Her son, Beckham is two months older than Reid. Our little guys could pass for brothers. This week—a guest post from Brooke Retherford, a fellow IBD mama from Wisconsin. She shares the raw emotions she’s experienced since her diagnosis at age 13.

IMG_2014I’ve had my fair share of surprises and obstacles with Crohn’s disease. My patient journey includes numerous surgeries, multiple doctor appointments a week, sitting in hospitals getting Remicade infusions, switching up medications to tame a flare and my all-time favorite, hospitalizations for days at a time. Please note the sarcasm in that last sentence.

These instances are not by any means convenient or something I or anyone else with Crohn’s looks forward to. Hospitalizations are such an emotional time for someone fighting this disease. The uncertainty, the physical pain, being absent from work and home and causing those around you the inconvenience of throwing off schedules for a week at a time. But, the absolute worst part is adding an infant to the mix.

When my son was just 4 weeks old my Crohn’s reared its ugly head and sent me and my disease packing to the hospital for a week. IMG_2015When the pain presented, I tried everything I could to avoid the trip. I just wanted to stay home and live my life with a newborn, enjoy the snuggles and oddly enough the 3 am feedings. Then, the time came when I couldn’t even get through a feeding without needing to set him down so I could run to the bathroom. I knew it was time.

It was no walk in the park having to be away from a little one. I cried. I was upset and mad at my situation. I felt like a terrible mom for letting the disease consume my life and take me away from my child. Luckily, I have a great support system that understands the emotions behind a hospitalization. My husband always brings our son Beckham to the hospital. I get to FaceTime my family to say goodnight and get pictures of my son throughout the day. Family (1)

Unfortunately, that wasn’t my last stint in the hospital for Crohn’s. Now that our son is two, I have officially lost count of my time spent away from him. Hospitalizations never get easier. Especially now when he knows I am physically absent from his life and he asks, ‘where did Mommy go?’ It’s heartbreaking and frustrating.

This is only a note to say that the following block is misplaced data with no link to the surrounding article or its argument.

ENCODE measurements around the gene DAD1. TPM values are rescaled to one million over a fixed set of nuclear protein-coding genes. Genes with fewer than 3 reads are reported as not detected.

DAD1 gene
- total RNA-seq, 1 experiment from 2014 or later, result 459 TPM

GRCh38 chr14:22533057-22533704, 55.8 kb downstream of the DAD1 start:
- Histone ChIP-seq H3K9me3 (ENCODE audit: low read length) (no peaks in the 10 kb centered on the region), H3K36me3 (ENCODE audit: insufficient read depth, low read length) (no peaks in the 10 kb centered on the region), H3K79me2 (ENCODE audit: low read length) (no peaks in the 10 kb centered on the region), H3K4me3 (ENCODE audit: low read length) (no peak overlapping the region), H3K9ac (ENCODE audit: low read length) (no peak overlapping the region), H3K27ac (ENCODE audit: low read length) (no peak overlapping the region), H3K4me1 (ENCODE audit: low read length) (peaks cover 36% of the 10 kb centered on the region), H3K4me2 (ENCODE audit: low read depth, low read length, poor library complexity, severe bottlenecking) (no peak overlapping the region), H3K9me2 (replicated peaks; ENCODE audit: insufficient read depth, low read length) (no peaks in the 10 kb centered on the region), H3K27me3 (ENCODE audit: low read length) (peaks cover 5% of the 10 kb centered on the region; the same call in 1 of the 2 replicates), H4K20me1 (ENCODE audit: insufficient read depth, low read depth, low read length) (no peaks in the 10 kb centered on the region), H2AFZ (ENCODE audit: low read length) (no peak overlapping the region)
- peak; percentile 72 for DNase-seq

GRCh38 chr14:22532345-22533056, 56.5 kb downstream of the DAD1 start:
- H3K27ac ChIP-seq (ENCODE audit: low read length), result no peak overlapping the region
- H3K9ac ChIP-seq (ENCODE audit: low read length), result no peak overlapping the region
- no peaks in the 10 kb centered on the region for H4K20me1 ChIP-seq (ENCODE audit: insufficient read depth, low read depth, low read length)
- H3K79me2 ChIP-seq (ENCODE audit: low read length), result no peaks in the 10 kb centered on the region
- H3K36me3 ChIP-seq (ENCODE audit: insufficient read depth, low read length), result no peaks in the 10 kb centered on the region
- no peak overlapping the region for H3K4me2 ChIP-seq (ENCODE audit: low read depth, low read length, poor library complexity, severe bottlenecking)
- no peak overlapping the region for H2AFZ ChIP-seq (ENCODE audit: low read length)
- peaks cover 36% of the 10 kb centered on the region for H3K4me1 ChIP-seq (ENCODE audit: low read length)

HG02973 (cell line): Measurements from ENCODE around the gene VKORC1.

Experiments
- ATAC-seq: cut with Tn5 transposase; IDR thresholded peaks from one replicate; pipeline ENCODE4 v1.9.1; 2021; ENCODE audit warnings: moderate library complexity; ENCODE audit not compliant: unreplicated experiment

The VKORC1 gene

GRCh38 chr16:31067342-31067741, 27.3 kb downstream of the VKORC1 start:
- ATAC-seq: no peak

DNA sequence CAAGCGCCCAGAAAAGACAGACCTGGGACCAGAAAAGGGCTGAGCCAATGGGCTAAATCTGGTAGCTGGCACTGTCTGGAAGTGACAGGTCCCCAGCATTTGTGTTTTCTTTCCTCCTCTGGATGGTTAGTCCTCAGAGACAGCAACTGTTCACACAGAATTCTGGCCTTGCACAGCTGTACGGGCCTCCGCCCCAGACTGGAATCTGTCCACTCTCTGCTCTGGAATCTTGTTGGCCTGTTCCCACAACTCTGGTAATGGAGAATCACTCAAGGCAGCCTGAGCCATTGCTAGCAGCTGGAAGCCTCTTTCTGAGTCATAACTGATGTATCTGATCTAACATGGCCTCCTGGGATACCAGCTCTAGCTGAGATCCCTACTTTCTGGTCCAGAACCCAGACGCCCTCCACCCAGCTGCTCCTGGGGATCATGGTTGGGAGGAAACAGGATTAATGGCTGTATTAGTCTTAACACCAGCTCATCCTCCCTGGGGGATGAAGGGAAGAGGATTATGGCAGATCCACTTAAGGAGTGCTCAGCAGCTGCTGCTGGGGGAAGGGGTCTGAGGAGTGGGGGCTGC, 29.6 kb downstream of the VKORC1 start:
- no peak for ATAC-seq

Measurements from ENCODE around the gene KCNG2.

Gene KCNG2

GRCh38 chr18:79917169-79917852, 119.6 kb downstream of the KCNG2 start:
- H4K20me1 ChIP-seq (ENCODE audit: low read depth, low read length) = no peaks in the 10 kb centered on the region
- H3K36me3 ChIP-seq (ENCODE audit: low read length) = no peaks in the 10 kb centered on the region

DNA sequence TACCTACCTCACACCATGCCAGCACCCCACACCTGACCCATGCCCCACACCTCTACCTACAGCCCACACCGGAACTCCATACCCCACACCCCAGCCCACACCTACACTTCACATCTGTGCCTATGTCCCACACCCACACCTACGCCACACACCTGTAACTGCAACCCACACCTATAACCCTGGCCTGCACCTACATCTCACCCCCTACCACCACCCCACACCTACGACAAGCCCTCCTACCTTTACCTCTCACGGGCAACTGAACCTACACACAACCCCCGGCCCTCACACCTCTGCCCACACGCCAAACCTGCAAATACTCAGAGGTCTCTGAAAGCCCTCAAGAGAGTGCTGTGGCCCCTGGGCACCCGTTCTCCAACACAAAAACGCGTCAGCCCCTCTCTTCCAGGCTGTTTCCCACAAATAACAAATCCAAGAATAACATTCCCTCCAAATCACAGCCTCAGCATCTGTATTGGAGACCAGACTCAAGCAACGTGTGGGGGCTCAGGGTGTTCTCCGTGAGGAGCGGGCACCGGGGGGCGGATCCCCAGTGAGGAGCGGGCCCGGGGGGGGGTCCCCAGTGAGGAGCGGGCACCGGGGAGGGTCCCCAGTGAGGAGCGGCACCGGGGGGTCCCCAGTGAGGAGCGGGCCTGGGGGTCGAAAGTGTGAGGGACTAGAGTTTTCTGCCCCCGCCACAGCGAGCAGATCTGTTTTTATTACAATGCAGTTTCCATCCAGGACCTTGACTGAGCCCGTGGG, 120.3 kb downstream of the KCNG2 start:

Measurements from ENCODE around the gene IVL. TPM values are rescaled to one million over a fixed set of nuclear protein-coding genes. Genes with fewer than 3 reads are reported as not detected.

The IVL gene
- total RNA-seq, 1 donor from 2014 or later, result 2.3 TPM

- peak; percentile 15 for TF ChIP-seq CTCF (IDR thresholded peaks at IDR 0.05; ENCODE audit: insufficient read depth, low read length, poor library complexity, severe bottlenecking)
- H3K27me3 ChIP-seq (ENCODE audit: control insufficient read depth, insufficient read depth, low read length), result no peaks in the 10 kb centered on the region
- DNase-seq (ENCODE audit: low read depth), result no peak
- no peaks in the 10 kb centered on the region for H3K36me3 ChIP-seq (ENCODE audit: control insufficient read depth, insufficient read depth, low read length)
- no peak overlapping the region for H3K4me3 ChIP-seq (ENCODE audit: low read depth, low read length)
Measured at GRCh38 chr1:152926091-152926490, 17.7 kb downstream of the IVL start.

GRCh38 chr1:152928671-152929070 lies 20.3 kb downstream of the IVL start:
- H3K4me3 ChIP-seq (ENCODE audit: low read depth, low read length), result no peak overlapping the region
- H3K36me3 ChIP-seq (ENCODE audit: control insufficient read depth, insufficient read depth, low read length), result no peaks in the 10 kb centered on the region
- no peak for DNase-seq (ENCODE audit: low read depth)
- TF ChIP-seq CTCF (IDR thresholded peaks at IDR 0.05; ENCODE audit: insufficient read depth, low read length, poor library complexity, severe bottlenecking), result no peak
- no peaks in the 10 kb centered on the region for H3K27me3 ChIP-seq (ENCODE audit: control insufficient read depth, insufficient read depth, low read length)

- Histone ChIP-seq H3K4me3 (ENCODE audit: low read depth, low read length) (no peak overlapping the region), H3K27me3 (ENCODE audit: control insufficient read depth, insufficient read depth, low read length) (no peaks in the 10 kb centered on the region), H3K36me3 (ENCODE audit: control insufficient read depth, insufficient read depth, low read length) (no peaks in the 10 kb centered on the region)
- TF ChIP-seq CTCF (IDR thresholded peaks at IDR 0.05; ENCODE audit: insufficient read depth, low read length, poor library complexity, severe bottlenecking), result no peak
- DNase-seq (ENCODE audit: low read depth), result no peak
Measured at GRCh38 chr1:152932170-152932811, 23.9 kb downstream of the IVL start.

There are always tears involved, mostly mine, but I’ve come to terms with the fact that I am a better mom for realizing that I need to make myself healthy and not let this disease define what type of parent I am.

Discovering Gratitude While Living with IBD

When you think about life with inflammatory bowel disease, are you able to think beyond the pain and suffering? Are you able to pause and take time to reflect on how your illness has shaped you into who you are today? Are you willing to look at something that continually challenges you, scares you and leaves you drained—and think…you know what, I wouldn’t have my life any other way? _F6B0037

It takes a lot of time and a lot of patience to come to this place of realization. Until recent years, I’m not sure I would have ever been able to say a positive word about what it’s like to live with Crohn’s disease. But now, more than 13 years later with this disease, I feel my vision has gone from black and white and changed to color. I have peripheral vision I never had before. I’m able to see how my past shaped me into who I am today. I’m able to recognize how the pain and hurt has altered my perspective and forced me to take the blinders off. I can see moments where I’ve risen above and shown courage and bravery. Some memories are painful, some make me feel sad, others make me feel proud.